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When Jesus appears for the last time to his disciples, he sends them out into the world saying: “Go, … make disciples of all nations; baptise them in the name of the Father and of the Son and of the Holy Spirit” (Matthew 28:19).

Jesus offers us baptism as the way to enter into communion with God, Father, Son, and Spirit, and to live our lives as God’s beloved children. Through baptism we say no to the world. We declare that we no longer want to remain children of the darkness but want to become children of the light, God’s children. We do not want to escape the world, but we want to live in it without belonging to it. That is what baptism enables us to do.

Some of us have taken very hard knocks to learn this truth: Job or no job – wife or no wife – we simply do not stop drinking so long as we place dependence upon other people ahead of dependence on God.

— ALCOHOLICS ANONYMOUS, p. 98

Before coming to A.A., I always had excuses for taking a drink: “She said… ,” “He said… ,” “I got fired yesterday,” “I got a great job today.” No area of my life could be good if I drank again. In sobriety my life gets better each day. I must always remember not to drink, to trust God, and to stay active in A.A. Am I putting anything before my sobriety, God, and A.A. today?

We have seen the truth demonstrated again and again: “Once an alcoholic, always an alcoholic.” Commencing to drink after a period of sobriety, we are in a short time as bad as ever. If we are planning to stop drinking, there must be no reservation of any kind, nor any lurking notion that someday we will be immune to alcohol.

— ALCOHOLICS ANONYMOUS, p. 33

Today I am an alcoholic. Tomorrow will be no different. My alcoholism lives within me now and forever. I must never forget what I am. Alcohol will surely kill me if I fail to recognize and acknowledge my disease on a daily basis. I am not playing a game in which a loss is a temporary setback. I am dealing with my disease, for which there is no cure, only daily acceptance and vigilance.

Sacraments are very specific events in which God touches us through creation and transforms us into living Christs. The two main sacraments are baptism and the Eucharist. In baptism water is the way to transformation. In the Eucharist it is bread and wine. The most ordinary things in life – water, bread, and wine – become the sacred way by which God comes to us.

These sacraments are actual events. Water, bread, and wine are not simple reminders of God’s love; they bring God to us. In baptism we are set free from the slavery of sin and dressed with Christ. In the Eucharist, Christ himself becomes our food and drink.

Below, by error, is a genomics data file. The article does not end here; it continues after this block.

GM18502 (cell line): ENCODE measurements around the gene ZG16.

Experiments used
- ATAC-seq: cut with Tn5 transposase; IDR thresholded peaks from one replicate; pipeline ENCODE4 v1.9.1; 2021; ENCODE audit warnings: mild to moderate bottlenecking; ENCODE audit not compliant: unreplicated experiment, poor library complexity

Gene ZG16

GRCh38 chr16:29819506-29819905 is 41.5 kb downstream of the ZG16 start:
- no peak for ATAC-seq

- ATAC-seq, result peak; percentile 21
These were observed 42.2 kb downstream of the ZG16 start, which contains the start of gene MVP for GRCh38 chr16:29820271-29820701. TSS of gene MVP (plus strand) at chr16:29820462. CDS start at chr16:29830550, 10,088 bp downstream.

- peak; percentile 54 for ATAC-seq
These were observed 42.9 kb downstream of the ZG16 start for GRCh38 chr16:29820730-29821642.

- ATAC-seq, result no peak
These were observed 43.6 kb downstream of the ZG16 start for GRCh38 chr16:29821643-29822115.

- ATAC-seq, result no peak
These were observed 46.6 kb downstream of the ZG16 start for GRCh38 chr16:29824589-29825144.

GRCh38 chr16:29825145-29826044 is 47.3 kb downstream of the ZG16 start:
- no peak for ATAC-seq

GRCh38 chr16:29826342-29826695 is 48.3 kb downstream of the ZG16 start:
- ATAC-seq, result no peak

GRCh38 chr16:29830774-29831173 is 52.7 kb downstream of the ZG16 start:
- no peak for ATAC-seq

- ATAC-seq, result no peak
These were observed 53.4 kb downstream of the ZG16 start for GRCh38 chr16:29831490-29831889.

He [Bill W.] said to me, gently and simply, “Do you think that you are one of us?”

— ALCOHOLICS ANONYMOUS, p. 413 (Third Edition)

During my drinking life I was convinced I was an exception. I thought I was beyond petty requirements and had the right to be excused. I never realized that the dark counterbalance of my attitude was the constant feeling that I did not “belong.” At first, in A.A., I identified with others only as an alcoholic. What a wonderful awakening for me it has been to realize that, if human beings were doing the best they could, then so was I! All of the pains, confusions and joys they feel are not exceptional, but part of my life, just as much as anybody’s.

How do we live in creation? Do we relate to it as a place full of “things” we can use for whatever need we want to fulfill and whatever goal we wish to accomplish? Or do we see creation first of all as a sacramental reality, a sacred space where God reveals to us the immense beauty of the Divine?As long as we only use creation, we cannot recognise its sacredness because we are approaching it as if we are its owners.

But when we relate to all that surrounds us as created by the same God who created us and as the place where God appears to us and calls us to worship and adoration, then we are able to recognise the sacred quality of all God’s handiwork.

Like a gaunt prospector, belt drawn in over the last ounce of food, our pick struck gold. Joy at our release from a lifetime of frustration knew no bounds. Father feels he has struck something better than gold. For a time he may try to hug the new treasure to himself. He may not see at once that he has barely scratched a limitless lode which will pay dividends only if he mines it for the rest of his life and insists on giving away the entire product.

— ALCOHOLICS ANONYMOUS, pp. 128-29

When I talk with a newcomer to A.A., my past looks me straight in the face. I see the pain in those hopeful eyes, I extend my hand, and then the miracle happens: I become healed. My problems vanish as I reach out to this trembling soul.